These summaries were prepared by McGuireWoods LLP lawyer Thomas E. Spahn. They are based on the letter opinions issued by the Virginia State Bar. Any editorial comments reflect Mr. Spahn's current personal views, and not the opinions of the Virginia State Bar, McGuireWoods or its clients. 
 
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LEO NumTopicsSummaryDate
ABA-477

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31-Protecting and Disclosing Confidences and Secrets

46-Confidentiality - Miscellaneous

Because communication technology, its accompanying risks and the ethics rules have changed since ABA LEO 413 (3/10/99), lawyers must take the following steps when communicating with their clients using new technology: comply with the ABA Model Rules 2012 "technology amendments"; assess what "reasonable efforts" a lawyer must make when protecting client confidentiality (which "is not susceptible to a hard and fast rule, but rather is contingent upon a set of factors"); consider using encryption for sensitive client communications, although "the use of unencrypted routine email generally remains an acceptable method of lawyer-client communication"; recognize that for "certain highly sensitive information" lawyers might have to "avoid" the use of electronic methods or any technology to communicate with the client altogether"; understand the nature of threats to client confidentiality, including how client information is transmitted, stored -- and the vulnerability of security at "[e]ach access point"; understand and use reasonable "electronic security measures"; recognize that "'deleted' data may be subject to recovery," so it may be necessary to "consider whether certain data should ever be stored in an unencrypted environment, or electronically transmitted at all"; carefully label client confidential information; train lawyers and non-lawyers in the use and risk of electronic communications and storage; undertake reasonable due diligence on communication technology vendors; inform clients about the risks of communicating sensitive information; comply with clients' requirements for special protective measures.5/11/2017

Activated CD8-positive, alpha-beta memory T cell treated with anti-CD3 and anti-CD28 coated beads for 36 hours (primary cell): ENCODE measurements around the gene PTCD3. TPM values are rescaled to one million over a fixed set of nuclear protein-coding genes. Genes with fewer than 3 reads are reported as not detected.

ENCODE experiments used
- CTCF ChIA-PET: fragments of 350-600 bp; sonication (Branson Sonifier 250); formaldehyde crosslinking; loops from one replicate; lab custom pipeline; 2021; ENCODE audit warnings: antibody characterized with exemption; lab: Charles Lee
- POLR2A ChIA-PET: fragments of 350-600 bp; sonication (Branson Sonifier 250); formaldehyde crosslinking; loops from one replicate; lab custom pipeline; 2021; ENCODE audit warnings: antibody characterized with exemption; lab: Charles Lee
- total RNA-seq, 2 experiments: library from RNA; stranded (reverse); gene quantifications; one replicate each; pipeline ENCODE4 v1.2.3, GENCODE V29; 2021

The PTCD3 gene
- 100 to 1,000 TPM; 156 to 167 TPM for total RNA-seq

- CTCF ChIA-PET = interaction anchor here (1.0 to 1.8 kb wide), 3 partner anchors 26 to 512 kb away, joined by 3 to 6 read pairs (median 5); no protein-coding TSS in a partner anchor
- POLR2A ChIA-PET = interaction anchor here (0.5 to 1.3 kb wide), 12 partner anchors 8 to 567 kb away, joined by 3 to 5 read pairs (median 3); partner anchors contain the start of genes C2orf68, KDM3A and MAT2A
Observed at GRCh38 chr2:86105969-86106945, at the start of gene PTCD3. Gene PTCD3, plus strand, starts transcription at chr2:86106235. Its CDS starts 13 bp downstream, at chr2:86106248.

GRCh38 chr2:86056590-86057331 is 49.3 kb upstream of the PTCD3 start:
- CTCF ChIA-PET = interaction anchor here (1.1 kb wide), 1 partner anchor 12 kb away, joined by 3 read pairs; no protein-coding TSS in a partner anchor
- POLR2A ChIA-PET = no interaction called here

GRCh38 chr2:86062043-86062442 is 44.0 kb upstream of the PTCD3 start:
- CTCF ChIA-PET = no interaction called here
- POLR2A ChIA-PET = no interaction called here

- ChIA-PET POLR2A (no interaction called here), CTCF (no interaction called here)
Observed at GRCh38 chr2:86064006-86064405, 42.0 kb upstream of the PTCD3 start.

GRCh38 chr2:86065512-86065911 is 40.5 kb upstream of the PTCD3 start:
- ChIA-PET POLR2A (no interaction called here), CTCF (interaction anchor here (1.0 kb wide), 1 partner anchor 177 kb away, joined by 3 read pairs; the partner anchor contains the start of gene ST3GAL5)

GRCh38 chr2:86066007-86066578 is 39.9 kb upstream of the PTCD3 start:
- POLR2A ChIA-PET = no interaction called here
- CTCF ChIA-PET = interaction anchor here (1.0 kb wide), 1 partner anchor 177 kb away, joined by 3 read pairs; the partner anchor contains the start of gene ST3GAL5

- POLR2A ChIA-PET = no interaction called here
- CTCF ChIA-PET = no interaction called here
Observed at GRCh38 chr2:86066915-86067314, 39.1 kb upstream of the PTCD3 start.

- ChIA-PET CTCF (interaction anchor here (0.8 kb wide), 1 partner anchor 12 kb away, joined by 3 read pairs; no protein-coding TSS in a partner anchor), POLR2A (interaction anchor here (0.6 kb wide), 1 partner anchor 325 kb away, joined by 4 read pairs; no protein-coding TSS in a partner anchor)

ABA-478

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19-Judge Conflicts

Judges may independently research background information and may "judicially notice" facts under court rules, but may not independently investigate material facts involved in their adjudicative function. "The key inquiry here is whether the information to be gathered is of factual consequence in determining the case. If it is, it must be subject to testing through the adversary process." "[E]ven general subject-area research is not permissible . . . if the judge is acquiring information to make an adjudicative decision of material fact." Judges may not investigate through online research (or otherwise) information about jurors or parties, but may investigate lawyers -- unless the investigation "is done to affect the judge's weighing or considering adjudicative facts."12/8/2017
ABA-479

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31-Protecting and Disclosing Confidences and Secrets

46-Confidentiality - Miscellaneous

Under ABA Model Rule 1.9, lawyers may not disclose former clients' protected client information unless the rules permit it, and may not "use" such information to the former clients' disadvantage unless the rules permit it -- or unless the information has become "generally known." Information is not "generally known" simply because it is publicly available, is discussed in open court, is in court records, or is otherwise a matter of public record. Instead, information is "generally known" if "through traditional media sources" or "through publication on internet web sites; or through social media" the information is: (1) "widely recognized by members of the public in the relevant geographic area"; or (2) "widely recognized in the former client's industry, profession, or trade without being widely recognized by the public."12/15/2017
1887

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21-Reporting Another Lawyer's Unethical Conduct

45-Law Firms - Miscellaneous

Unlike supervisory lawyers (whose duties to supervise and to report other lawyers' misconduct was addressed in Virginia LEO 1886 (12/15/16)), lawyers not playing a supervisory role are governed only by Rule 8.3's reporting obligation – which is sometimes triggered by Rule 1.16's requirement that lawyers withdraw from representing clients if their "physical or mental condition materially impairs" their ability to represent a client. This reporting obligation arises only if the other lawyer violates an ethics rule, so "a lawyer's impairment, on its own, does not necessarily violate the RPCs at all." This means that lawyers without a supervisory role have no duty to "proactively address the impairment of other lawyers." However, lawyers must report another lawyer whose "material impairment" requires the other lawyer's withdrawal from a representation under Rule 1.16. Although the reporting obligation remains subject to lawyers' confidentiality duty, "in many cases a report may be accomplished without disclosing information that would be embarrassing or detrimental to the firm's clients." Lawyers must also remember that "reporting a lawyer's impairment to both the Bar and to LHL [Lawyers Helping Lawyers] is important, and each report serves different purposes."6/28/2017

Copyright 2000, Thomas E. Spahn